Floats Horse-floats or Horse-flows is an action novel. Using aspects of adventure, science fiction, crime and simultaneous time, Leslie Scalapino presents and represents an interwoven series of stories or vignettes that carry you along, ready or not. Among the many characters are the green fractionators, the people, the Comanche, Violet, powder monkey, Grace Abe, Fujimori, Venus, Serena (yes, that Venus and Serena), bugboy, Alice, infant Emmanuel, Lana Turner, Chrysanthemum, T, Demihunter, cougar, Gonzales and Rove (yes that Gonzales and Rove) and others. In fact, in this writing the sense of the present is the central action for the writer and the reader, as well as for the characters. “No really it’s one thing at a time but all at once…” There are horses and they do float and flow. In fact, there are pictures of this, as well as other photos. The sense of floating and flow is intricately, one might almost say intimately, maintained. There is time travel or, at least multiple times. “To produce the events before the present.” Everyday life enters into it. There is an insistence on life and a love (“No reason except love…) Politics and the war, the many wars, appear. There is a happy ending, a celebration of life. It is a wild ride. —Laura Moriarty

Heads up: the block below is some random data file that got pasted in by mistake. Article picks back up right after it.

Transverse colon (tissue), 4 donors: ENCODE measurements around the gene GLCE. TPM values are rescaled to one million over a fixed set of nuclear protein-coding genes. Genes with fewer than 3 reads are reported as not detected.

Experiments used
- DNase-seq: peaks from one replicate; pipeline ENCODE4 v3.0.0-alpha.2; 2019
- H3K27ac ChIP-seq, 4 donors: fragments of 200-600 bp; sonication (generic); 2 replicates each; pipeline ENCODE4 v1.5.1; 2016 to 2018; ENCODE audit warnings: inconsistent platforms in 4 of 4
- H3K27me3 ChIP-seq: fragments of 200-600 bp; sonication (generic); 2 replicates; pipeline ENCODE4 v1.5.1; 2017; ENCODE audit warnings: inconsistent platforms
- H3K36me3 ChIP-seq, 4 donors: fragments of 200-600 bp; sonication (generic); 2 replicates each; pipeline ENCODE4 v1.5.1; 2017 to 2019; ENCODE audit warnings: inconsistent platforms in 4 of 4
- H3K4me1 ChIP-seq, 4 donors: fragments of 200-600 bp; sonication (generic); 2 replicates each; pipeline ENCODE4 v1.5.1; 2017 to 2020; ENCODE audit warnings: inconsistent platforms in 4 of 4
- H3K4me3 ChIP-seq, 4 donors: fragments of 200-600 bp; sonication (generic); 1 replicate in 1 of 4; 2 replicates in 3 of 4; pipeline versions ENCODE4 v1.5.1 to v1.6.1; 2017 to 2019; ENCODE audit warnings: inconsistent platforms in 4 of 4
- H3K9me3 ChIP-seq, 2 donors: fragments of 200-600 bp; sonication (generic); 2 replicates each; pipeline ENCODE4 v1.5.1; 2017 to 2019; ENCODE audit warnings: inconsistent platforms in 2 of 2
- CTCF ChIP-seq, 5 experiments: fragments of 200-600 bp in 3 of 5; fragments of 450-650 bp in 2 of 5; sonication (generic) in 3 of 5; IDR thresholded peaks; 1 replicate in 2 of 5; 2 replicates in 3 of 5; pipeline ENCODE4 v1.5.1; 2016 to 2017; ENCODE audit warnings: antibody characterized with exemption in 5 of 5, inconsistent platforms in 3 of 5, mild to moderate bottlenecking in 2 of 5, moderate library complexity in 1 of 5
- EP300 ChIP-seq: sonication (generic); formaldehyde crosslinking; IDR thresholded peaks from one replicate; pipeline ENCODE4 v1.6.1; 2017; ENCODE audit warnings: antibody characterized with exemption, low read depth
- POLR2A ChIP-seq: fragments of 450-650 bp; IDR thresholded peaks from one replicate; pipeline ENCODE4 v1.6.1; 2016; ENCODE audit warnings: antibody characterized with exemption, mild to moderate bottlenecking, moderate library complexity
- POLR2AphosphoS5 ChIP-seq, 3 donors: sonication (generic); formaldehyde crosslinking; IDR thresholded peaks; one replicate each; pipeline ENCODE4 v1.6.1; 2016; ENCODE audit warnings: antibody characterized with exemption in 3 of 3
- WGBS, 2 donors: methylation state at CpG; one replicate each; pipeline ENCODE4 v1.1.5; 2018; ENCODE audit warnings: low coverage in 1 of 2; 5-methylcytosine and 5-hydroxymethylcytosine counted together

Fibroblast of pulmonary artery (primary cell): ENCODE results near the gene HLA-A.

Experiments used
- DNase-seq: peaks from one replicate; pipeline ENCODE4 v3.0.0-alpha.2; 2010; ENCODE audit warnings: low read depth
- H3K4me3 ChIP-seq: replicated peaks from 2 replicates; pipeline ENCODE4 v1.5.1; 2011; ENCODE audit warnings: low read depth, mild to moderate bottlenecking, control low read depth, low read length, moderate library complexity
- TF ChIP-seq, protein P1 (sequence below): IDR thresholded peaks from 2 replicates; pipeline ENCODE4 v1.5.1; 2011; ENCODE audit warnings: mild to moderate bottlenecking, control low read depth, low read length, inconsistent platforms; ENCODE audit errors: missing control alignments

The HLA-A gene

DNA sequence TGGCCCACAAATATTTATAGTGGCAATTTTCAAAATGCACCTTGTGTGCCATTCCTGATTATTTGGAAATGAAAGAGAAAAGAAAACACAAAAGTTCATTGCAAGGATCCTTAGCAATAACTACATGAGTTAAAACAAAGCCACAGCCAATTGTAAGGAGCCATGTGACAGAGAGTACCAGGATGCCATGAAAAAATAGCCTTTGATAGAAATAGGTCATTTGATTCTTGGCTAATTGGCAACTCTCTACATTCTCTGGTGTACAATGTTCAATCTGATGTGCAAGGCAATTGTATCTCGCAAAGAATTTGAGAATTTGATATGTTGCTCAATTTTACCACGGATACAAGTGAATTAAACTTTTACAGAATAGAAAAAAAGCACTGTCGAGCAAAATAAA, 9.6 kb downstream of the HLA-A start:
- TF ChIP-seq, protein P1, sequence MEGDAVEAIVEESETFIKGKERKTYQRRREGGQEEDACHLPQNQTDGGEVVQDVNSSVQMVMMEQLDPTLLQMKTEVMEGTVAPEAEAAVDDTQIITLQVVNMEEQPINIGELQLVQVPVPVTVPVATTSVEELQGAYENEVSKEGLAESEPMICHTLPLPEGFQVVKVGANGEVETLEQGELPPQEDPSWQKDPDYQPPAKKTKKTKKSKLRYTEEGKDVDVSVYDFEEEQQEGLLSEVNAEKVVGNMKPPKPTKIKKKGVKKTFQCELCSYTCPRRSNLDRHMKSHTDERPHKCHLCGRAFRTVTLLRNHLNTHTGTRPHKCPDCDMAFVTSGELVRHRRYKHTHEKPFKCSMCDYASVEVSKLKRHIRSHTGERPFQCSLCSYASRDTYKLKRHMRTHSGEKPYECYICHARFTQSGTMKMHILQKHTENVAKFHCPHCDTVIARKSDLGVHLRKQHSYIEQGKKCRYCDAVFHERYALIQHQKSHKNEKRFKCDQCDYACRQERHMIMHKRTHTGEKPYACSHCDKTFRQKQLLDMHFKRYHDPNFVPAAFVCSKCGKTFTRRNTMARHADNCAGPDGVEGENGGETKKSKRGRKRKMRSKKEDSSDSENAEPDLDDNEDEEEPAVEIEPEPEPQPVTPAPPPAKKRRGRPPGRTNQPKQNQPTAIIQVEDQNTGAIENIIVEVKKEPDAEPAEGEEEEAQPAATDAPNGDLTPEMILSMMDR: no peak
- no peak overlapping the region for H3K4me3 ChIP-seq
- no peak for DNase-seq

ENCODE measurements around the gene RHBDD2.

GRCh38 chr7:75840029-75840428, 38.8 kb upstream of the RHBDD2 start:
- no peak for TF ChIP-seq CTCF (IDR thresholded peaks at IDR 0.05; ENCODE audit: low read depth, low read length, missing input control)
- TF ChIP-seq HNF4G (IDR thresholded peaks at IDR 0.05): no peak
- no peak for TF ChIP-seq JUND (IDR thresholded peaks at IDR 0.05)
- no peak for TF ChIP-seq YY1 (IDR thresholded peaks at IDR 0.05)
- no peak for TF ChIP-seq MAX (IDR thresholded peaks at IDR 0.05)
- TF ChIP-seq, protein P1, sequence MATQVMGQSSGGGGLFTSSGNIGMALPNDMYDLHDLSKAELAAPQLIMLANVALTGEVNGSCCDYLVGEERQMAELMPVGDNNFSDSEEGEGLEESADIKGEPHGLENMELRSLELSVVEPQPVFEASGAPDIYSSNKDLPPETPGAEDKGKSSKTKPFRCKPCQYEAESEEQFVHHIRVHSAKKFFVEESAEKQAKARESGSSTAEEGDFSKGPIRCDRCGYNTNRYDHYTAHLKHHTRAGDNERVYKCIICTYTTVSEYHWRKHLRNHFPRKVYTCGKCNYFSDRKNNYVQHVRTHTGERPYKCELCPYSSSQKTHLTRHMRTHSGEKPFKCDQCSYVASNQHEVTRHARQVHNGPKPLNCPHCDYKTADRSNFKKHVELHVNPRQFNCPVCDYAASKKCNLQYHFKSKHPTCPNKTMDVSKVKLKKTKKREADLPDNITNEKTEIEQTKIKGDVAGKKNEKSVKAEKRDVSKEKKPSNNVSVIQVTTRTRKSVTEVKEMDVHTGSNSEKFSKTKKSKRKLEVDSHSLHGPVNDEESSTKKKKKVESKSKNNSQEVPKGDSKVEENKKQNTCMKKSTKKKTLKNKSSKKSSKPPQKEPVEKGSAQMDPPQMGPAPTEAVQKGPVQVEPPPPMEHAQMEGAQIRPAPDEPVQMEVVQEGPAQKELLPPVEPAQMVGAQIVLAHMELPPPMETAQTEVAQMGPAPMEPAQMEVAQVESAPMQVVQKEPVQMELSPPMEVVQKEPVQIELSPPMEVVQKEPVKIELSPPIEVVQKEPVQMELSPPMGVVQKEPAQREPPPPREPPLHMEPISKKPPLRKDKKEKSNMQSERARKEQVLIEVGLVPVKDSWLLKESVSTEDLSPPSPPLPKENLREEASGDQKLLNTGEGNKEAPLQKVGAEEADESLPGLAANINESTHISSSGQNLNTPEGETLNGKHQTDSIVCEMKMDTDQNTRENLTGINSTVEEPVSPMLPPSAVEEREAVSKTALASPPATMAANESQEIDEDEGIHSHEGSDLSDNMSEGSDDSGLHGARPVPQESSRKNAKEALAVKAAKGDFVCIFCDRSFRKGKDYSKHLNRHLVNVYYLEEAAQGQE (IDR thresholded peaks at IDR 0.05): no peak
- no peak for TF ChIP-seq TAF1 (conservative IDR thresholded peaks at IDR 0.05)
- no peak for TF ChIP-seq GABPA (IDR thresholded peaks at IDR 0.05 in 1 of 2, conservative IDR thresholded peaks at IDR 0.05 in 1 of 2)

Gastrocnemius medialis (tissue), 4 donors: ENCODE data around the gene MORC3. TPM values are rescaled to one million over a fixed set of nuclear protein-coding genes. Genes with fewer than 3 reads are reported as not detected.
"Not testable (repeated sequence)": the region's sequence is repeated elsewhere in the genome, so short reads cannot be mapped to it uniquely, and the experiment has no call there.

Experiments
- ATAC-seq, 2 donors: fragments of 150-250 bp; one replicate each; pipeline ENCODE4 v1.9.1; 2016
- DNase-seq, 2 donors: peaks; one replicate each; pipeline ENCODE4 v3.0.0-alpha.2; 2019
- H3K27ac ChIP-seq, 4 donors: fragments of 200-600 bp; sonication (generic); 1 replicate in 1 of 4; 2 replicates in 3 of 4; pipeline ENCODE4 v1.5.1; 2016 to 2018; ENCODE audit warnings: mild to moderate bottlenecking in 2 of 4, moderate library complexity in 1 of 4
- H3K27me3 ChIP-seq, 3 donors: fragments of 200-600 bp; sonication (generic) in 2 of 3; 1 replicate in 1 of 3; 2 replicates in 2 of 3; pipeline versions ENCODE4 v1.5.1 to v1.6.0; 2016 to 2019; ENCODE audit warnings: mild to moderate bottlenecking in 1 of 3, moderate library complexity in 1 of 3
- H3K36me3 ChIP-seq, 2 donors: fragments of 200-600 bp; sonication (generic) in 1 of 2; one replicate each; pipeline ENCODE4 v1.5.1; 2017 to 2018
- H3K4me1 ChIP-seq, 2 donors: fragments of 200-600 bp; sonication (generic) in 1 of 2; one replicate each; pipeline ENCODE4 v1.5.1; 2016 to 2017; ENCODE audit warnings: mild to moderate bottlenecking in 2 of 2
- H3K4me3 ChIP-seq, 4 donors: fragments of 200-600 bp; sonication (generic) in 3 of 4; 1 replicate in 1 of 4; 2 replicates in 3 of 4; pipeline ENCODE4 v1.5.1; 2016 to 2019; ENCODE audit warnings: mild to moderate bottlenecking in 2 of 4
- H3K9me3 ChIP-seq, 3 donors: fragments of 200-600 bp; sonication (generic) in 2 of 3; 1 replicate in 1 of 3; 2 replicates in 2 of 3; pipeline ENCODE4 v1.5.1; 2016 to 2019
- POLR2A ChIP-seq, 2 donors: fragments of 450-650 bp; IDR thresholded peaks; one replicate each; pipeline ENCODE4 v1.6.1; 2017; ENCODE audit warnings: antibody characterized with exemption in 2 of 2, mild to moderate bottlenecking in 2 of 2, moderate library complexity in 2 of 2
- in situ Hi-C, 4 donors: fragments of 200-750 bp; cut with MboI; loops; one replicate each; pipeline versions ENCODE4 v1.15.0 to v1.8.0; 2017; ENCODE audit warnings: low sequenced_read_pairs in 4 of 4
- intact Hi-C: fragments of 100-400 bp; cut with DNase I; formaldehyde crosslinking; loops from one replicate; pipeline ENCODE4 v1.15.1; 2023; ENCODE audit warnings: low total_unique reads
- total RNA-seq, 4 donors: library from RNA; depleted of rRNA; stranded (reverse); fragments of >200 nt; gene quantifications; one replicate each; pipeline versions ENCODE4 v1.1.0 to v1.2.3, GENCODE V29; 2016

In Floats Horse-Floats or Horse-Flows, people, the base runner, the powder monkey—Venus and herself as a young orphan—all, are moved to be in the same place that’s always the different stacked levels and times at once, all the places-levels at-one by being some configuration serially once. In the midst of it is a simulated ‘whole’ (it is the separated Grace Abe, not the Cheshire cat) splintered consciousness occurring only once. As each single place of the simultaneity, each is incandescence. You do it.—signed by Raymond Federman who likes to have the author write their own blurb, and if he approves of it, sign his name.

Leslie Scalapino is the author of thirty books of poetry, fiction, poem-plays, and criticism. Her new book is a work of new fiction from Starcherone titled Floats Horse-Floats or Horse-Flows. It’s go in horizontal, Selected Poems, 1974-2006, was published by UC Press, Berkeley, 2008. Day Ocean State of Stars’ Night was published by Green Integer in 2007. Granary Books is publishing a collaboration by Scalapino and Kiki Smith of poetry and drawings titled, The animal is in the world like water in water (May 2010). She has taught at Bard College in the summer MFA program for the last sixteen years; and presently teaches at Mills College in Oakland.